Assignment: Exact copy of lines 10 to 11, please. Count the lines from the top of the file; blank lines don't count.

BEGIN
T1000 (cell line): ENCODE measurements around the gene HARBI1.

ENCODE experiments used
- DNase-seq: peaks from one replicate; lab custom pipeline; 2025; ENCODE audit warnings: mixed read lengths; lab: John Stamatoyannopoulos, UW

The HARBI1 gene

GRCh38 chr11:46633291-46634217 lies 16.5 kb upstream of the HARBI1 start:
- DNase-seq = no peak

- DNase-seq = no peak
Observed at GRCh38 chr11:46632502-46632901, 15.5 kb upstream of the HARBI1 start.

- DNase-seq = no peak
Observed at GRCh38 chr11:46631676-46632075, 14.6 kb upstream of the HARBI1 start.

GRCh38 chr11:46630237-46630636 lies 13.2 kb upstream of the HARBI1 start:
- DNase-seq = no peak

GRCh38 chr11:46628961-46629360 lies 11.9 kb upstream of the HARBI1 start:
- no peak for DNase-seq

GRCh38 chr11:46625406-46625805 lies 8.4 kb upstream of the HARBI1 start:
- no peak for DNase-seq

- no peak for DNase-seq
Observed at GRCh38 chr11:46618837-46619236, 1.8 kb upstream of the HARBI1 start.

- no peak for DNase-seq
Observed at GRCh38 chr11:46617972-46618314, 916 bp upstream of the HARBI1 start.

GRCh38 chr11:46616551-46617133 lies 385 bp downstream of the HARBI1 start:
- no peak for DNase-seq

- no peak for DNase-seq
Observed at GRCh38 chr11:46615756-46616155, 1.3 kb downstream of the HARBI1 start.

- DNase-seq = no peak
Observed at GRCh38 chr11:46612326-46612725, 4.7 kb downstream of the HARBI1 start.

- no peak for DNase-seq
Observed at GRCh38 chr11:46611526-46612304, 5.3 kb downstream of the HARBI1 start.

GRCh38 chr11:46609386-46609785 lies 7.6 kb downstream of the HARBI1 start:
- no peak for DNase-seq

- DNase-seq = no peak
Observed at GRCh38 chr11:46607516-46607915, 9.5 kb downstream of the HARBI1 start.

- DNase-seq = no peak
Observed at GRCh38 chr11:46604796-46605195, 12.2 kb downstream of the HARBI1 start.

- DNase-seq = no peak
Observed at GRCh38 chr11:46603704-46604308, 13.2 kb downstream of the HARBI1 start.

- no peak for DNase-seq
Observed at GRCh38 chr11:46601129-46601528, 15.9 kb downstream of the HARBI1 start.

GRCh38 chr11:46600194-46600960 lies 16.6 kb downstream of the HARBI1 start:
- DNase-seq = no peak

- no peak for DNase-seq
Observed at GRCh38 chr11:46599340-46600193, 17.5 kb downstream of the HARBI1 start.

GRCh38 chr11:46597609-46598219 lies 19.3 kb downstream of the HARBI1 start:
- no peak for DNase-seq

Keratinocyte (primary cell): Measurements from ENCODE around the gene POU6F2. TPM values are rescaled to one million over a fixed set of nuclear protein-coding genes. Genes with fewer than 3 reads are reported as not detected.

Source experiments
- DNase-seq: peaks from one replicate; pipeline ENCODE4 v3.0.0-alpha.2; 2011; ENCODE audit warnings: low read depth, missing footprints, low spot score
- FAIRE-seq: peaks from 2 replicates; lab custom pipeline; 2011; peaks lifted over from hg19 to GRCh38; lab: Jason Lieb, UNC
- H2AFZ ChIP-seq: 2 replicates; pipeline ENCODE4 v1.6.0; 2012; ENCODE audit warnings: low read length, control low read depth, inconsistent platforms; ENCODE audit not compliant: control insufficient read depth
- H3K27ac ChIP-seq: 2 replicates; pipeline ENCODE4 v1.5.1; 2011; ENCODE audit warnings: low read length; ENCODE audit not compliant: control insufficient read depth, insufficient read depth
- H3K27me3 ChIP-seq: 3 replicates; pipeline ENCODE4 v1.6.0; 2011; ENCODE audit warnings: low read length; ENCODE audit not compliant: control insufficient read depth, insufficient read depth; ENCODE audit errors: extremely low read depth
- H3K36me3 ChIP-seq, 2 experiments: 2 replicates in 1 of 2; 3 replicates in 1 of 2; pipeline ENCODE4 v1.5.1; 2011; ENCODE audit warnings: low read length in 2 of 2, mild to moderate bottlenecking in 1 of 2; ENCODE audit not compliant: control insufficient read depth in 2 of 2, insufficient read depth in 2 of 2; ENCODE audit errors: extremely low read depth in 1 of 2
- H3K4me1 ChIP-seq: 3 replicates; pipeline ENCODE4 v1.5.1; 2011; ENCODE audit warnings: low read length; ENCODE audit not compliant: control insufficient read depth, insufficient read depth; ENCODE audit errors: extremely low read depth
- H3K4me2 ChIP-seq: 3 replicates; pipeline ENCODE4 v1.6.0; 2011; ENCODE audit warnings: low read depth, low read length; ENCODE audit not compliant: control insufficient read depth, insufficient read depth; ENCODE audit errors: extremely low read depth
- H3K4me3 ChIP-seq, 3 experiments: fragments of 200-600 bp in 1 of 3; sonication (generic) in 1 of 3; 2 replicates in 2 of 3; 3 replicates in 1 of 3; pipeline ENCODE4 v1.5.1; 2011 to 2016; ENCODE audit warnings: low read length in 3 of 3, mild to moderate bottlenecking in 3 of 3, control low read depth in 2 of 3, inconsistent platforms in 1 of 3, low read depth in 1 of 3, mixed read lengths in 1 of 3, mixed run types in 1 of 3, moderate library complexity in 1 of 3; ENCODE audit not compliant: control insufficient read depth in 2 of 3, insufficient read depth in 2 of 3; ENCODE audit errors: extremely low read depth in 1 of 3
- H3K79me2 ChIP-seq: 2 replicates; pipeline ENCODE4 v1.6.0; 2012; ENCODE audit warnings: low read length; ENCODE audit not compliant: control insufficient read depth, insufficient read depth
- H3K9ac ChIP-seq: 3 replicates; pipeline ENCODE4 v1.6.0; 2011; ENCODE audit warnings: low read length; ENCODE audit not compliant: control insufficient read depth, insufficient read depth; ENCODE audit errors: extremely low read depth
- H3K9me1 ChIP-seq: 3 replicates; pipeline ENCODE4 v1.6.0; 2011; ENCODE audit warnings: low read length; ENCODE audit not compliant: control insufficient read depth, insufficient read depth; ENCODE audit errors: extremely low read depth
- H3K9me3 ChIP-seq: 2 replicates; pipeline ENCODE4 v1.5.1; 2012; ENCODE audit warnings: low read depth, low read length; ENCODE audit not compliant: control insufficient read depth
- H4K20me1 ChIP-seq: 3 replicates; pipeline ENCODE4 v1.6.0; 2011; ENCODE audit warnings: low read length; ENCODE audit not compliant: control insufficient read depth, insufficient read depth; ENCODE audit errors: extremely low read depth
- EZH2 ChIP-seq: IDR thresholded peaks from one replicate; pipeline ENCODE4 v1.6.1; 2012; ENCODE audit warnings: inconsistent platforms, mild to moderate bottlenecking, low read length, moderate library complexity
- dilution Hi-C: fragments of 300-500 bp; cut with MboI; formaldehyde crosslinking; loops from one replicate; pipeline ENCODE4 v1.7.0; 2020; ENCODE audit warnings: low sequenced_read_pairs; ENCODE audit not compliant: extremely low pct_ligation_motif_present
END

Observed at GRCh38 chr11:46631676-46632075, 14.6 kb upstream of the HARBI1 start.

GRCh38 chr11:46630237-46630636 lies 13.2 kb upstream of the HARBI1 start: